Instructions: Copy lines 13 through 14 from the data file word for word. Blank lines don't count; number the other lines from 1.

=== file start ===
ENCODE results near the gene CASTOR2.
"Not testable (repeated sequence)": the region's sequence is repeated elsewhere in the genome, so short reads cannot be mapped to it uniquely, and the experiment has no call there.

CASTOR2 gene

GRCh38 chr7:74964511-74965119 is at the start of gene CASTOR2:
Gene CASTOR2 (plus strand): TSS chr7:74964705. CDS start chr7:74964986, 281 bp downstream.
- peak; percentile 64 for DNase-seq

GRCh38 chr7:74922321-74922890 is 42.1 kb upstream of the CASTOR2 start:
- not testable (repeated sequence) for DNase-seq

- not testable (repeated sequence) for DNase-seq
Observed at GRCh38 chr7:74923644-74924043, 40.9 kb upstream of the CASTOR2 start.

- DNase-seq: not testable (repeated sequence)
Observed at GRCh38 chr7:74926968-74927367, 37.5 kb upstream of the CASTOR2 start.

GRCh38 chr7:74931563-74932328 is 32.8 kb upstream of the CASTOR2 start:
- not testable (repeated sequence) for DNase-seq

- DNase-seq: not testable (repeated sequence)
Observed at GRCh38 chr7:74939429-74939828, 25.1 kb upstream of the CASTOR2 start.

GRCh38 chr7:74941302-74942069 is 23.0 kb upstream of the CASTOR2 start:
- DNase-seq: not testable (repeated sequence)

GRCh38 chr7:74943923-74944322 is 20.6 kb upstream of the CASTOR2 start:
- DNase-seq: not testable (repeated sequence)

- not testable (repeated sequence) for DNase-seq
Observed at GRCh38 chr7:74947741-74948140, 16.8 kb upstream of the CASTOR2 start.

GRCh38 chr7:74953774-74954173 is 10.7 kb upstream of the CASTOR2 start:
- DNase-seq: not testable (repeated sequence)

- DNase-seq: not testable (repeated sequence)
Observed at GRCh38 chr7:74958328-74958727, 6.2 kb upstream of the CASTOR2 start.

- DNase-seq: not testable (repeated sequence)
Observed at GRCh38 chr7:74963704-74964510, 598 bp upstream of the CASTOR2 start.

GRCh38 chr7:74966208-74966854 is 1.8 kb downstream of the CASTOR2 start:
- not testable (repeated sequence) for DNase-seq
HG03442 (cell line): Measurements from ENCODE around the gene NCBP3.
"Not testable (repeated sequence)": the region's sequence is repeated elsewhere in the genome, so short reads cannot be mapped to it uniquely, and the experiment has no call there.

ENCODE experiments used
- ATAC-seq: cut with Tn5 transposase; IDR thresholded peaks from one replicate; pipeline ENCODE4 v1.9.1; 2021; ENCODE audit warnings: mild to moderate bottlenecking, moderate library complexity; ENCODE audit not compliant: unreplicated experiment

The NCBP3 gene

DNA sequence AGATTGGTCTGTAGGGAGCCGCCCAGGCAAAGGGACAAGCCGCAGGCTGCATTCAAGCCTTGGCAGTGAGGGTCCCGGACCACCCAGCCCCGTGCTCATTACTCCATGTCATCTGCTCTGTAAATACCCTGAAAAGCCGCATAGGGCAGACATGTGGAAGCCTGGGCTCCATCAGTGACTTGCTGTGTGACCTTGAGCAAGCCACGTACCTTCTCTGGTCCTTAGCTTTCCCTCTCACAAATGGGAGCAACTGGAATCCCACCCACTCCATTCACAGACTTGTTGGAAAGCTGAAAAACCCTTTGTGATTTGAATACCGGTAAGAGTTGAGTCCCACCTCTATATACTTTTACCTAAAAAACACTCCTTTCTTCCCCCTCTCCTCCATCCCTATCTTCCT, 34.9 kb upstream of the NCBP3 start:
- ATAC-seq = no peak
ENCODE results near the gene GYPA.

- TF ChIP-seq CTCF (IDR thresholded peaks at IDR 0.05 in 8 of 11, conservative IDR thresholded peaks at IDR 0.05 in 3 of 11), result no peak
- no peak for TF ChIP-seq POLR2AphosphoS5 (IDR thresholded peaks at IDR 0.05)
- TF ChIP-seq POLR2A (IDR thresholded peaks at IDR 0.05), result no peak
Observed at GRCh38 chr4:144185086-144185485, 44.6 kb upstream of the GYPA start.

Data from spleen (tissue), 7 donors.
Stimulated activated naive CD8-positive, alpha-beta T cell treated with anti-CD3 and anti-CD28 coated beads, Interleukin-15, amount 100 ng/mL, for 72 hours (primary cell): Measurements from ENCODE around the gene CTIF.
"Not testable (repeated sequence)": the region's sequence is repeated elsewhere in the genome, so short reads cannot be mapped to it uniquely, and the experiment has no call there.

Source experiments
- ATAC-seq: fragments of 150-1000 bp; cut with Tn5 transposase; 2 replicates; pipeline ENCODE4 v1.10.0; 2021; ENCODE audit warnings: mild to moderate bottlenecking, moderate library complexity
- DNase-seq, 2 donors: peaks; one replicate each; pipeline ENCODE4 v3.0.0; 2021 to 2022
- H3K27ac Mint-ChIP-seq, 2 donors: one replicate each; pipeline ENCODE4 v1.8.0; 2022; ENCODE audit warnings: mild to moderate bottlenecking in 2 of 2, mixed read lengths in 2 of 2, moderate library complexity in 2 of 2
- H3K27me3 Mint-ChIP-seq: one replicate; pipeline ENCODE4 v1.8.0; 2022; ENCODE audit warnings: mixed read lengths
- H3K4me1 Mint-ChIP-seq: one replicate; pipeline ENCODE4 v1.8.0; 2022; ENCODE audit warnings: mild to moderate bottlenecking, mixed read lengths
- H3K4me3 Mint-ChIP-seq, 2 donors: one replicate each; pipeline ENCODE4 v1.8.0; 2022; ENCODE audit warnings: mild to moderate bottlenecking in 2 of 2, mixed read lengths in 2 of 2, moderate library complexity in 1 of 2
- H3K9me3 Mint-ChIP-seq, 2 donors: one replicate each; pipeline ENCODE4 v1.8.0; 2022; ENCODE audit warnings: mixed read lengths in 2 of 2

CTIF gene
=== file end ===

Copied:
GRCh38 chr7:74931563-74932328 is 32.8 kb upstream of the CASTOR2 start:
- not testable (repeated sequence) for DNase-seq